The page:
UW President Ana Mari Cauce held a public forum at the ASUW Student Senate meeting Tuesday where she discussed possible expansions of remote learning technologies and accessibility, including options for lecture capture and disability accommodations.
Cauce voiced support for an expansion of “flip the classroom” methods, where instructors create smaller course modules designed for online learning, but was somewhat skeptical of recording lectures and said the final decision should be left to faculty.
“Although surveys across the country suggest students like having lecture capture available … the research is actually mixed on whether it actually improves learning or not,” Cauce said. “We will be doing some survey work to learn from our faculty … and we will be encouraging faculty to use lecture capture where they think that is appropriate.”
According to a 2019 survey from UW Information Technology, 16% of the university’s 300 general use classrooms are equipped with automated Panopto capabilities. Some 96% percent of students surveyed agreed that Panopto contributed to their learning, and 91% of faculty surveyed would recommend Panopto to a colleague.
Senator Lee Kane questioned the university’s progress on accessibility, arguing that not enough has been done to support lecture capture and remote accessibility technology, especially for students with disabilities.
“Our demands are very simple and very clear: We want accessibility technology installed and for professors to be required to use it in lecture-based classes,” Kane said. “Fundamentally, the current lack of access contributes to a segregated education system between abled and disabled students, between those who have the privilege to return to campus and those who don’t. Why hasn’t your administration addressed this?”
Cauce reiterated her earlier point that the final decision on recordings should be left to instructors. In regard to accessibility for disabled students, she said, “the students who do have recognized disabilities are not being turned back.”
Disability Resources for Students (DRS) services are available to students with physical and mental disabilities diagnosed by a doctor. Access to DRS resources may be unavailable to students who lack access to healthcare or health insurance, and DRS does not provide assistance in receiving diagnoses.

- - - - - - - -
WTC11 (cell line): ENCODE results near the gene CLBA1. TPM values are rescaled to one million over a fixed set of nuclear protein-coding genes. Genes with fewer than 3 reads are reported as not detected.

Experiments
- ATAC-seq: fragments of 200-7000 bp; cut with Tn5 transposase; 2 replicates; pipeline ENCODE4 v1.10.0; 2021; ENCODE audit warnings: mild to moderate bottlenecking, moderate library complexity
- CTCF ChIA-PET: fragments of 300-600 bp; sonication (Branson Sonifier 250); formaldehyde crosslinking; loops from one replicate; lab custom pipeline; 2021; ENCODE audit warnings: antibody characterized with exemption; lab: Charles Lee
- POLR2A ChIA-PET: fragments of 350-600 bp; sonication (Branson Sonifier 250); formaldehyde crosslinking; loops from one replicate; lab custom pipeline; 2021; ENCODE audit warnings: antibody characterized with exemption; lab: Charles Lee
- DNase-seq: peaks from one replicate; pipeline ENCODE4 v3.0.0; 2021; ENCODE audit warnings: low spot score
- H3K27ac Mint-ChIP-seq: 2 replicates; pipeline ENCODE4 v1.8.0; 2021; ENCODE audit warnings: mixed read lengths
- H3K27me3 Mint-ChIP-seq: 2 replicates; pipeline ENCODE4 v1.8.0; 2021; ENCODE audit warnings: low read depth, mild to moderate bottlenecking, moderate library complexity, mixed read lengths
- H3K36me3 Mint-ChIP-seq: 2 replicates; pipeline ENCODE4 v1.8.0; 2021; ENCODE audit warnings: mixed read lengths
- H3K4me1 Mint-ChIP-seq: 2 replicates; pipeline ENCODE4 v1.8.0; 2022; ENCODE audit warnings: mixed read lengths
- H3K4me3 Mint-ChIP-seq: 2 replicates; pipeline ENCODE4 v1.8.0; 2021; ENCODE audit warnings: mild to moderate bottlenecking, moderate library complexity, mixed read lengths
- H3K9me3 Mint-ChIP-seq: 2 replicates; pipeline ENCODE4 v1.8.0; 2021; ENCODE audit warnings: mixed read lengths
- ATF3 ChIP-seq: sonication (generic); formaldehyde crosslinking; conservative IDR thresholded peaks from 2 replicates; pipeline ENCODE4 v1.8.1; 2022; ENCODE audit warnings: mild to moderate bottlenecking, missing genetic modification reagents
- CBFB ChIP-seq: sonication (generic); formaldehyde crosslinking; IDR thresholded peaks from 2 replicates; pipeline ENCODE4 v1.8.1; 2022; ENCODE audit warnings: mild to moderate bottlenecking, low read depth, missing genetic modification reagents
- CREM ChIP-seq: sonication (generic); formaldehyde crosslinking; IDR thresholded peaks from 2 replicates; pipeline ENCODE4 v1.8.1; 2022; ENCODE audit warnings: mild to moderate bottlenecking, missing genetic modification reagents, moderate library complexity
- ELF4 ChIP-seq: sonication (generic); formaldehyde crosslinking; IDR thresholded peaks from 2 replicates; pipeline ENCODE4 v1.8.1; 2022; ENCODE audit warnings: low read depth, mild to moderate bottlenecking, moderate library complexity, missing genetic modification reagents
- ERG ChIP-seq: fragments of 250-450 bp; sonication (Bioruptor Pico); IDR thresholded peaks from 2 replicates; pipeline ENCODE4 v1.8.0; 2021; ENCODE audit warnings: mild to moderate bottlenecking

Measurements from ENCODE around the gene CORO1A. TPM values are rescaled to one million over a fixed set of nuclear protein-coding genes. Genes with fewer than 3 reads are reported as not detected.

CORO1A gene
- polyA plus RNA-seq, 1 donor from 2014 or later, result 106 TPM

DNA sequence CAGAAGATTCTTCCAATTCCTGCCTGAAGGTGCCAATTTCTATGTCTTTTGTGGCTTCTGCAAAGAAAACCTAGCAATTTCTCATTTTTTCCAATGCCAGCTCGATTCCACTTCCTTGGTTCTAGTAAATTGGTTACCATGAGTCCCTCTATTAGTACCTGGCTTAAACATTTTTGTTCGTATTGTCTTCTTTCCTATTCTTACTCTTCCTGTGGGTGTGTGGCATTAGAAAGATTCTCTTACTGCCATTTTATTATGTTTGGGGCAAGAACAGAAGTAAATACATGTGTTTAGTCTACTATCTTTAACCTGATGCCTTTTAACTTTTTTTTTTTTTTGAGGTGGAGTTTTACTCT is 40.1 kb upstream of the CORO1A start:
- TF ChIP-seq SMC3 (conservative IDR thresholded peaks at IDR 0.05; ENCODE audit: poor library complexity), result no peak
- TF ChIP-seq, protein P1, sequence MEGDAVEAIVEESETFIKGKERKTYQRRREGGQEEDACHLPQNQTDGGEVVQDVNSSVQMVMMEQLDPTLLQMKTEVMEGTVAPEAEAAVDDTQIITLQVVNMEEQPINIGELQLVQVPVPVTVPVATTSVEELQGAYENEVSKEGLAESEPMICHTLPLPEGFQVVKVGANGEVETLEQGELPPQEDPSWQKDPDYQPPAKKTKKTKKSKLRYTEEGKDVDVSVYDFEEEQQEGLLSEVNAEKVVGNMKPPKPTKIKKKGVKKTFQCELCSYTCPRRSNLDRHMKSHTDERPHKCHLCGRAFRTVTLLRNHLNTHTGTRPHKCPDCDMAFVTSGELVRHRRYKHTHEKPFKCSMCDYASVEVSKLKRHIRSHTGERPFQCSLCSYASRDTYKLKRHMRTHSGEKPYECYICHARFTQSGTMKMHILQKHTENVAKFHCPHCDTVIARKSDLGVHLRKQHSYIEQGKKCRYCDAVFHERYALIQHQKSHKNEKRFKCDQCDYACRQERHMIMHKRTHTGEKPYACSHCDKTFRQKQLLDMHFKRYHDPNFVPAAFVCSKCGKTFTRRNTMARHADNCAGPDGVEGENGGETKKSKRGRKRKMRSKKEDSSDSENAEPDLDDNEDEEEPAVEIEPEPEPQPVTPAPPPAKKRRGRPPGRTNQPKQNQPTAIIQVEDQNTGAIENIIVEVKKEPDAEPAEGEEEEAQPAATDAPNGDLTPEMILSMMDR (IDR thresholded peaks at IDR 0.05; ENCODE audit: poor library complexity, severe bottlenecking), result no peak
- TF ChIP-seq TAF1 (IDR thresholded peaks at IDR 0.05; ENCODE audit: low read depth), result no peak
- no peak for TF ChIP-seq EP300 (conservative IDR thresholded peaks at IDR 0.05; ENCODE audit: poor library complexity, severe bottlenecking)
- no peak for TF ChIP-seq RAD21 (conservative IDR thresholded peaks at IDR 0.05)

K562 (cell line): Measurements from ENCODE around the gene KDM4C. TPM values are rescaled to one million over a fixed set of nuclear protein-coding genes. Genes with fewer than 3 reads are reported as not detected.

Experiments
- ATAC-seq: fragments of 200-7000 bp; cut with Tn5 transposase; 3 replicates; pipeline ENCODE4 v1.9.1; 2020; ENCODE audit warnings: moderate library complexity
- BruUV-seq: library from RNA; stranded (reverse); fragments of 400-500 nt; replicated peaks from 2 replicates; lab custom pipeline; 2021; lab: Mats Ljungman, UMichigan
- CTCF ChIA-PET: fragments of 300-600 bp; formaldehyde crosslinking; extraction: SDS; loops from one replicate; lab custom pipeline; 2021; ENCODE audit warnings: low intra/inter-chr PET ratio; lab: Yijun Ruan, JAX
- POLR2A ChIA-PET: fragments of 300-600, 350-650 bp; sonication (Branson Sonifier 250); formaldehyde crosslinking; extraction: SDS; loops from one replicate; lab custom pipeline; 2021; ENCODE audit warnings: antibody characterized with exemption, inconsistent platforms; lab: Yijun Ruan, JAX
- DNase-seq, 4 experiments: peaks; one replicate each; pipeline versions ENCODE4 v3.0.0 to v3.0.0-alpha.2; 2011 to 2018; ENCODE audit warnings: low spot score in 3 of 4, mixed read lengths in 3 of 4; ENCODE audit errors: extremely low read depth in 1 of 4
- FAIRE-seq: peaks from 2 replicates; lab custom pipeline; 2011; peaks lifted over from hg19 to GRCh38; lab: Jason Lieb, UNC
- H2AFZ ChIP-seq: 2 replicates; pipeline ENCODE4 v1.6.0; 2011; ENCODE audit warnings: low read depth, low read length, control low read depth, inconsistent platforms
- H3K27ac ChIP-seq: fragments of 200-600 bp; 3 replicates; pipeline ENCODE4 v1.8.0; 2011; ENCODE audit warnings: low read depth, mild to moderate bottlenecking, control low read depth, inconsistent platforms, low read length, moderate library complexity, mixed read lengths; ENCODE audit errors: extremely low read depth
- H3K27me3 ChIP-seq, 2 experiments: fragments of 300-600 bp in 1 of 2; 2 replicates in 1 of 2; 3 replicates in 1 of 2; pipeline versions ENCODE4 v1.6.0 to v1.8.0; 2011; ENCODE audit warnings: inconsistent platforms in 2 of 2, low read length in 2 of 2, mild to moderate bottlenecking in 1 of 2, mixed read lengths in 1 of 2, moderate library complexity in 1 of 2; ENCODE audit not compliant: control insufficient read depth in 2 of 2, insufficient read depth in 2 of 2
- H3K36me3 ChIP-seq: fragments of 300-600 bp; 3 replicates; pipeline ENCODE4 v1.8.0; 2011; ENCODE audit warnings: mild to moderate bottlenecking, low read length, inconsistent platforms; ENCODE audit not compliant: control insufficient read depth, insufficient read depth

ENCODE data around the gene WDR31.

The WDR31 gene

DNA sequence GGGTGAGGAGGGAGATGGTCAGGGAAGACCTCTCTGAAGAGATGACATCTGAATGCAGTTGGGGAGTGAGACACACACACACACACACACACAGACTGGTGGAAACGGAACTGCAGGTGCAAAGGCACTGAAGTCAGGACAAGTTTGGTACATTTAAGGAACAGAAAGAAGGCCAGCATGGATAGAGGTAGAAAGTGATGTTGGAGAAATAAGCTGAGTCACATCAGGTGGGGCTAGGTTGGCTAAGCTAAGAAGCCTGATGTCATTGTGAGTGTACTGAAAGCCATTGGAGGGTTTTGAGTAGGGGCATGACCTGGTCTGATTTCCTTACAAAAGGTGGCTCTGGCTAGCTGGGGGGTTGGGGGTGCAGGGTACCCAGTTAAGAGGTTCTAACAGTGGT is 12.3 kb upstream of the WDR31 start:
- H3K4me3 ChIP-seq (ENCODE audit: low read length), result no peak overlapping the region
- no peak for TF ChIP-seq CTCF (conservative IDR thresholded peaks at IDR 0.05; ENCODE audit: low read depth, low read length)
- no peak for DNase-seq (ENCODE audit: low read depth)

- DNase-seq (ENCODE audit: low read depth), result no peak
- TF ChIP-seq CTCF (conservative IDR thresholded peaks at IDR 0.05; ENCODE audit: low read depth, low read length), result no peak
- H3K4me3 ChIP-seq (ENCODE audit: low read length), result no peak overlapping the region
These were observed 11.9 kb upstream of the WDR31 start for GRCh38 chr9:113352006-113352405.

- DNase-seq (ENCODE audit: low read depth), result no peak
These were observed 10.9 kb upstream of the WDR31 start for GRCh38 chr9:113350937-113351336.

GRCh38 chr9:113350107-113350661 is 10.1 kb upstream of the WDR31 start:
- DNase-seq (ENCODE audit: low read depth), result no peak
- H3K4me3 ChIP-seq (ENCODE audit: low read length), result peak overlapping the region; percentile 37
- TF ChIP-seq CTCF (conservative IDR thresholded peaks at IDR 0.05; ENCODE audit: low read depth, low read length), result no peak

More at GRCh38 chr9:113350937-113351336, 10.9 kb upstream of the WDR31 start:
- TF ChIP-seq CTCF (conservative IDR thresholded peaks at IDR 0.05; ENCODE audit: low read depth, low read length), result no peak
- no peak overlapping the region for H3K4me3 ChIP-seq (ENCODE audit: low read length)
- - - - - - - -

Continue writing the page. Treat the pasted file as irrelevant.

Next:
ASUW President Camille Hattwig claimed that about 15% of the student body at other Pac-12 institutions receives disability accommodations, compared to under 10% at the UW.
“So, we have almost half of our disabled students not receiving accommodations through DRS,” Hattwig said. “The least privileged students … do not have access to diagnosis. It is a horrifying amount of self-advocacy that students with disabilities have to go through to get accommodations.”
Following the forum, the senate introduced a bill sponsored by Kane calling for greater remote class accessibility.
The bill calls for fully remote asynchronous course options for all classes during the pandemic, technological and administrative support for course instructors, lecture capture for all lecture-based classes, mandatory questions on course evaluations regarding instructor compliance with lecture recording guidelines, and several other accessibility expansions.
“UW likes to style itself as an innovative and forward-thinking university, but … we really haven’t been putting our money where our mouth is when it comes to course accessibility,” Kane said. “I think that with COVID and everything going on, we have a really unique opportunity right now to make that change.”
The ASUW Student Senate meets via Zoom webinar on Tuesdays from 5 p.m. to 7 p.m. PST. The meeting link can be found on the senate website.
Reach Assistant News Editor Annie Denton at firstname.lastname@example.org. Twitter: @anniesdenton
Like what you’re reading? Support high-quality student journalism by donating here.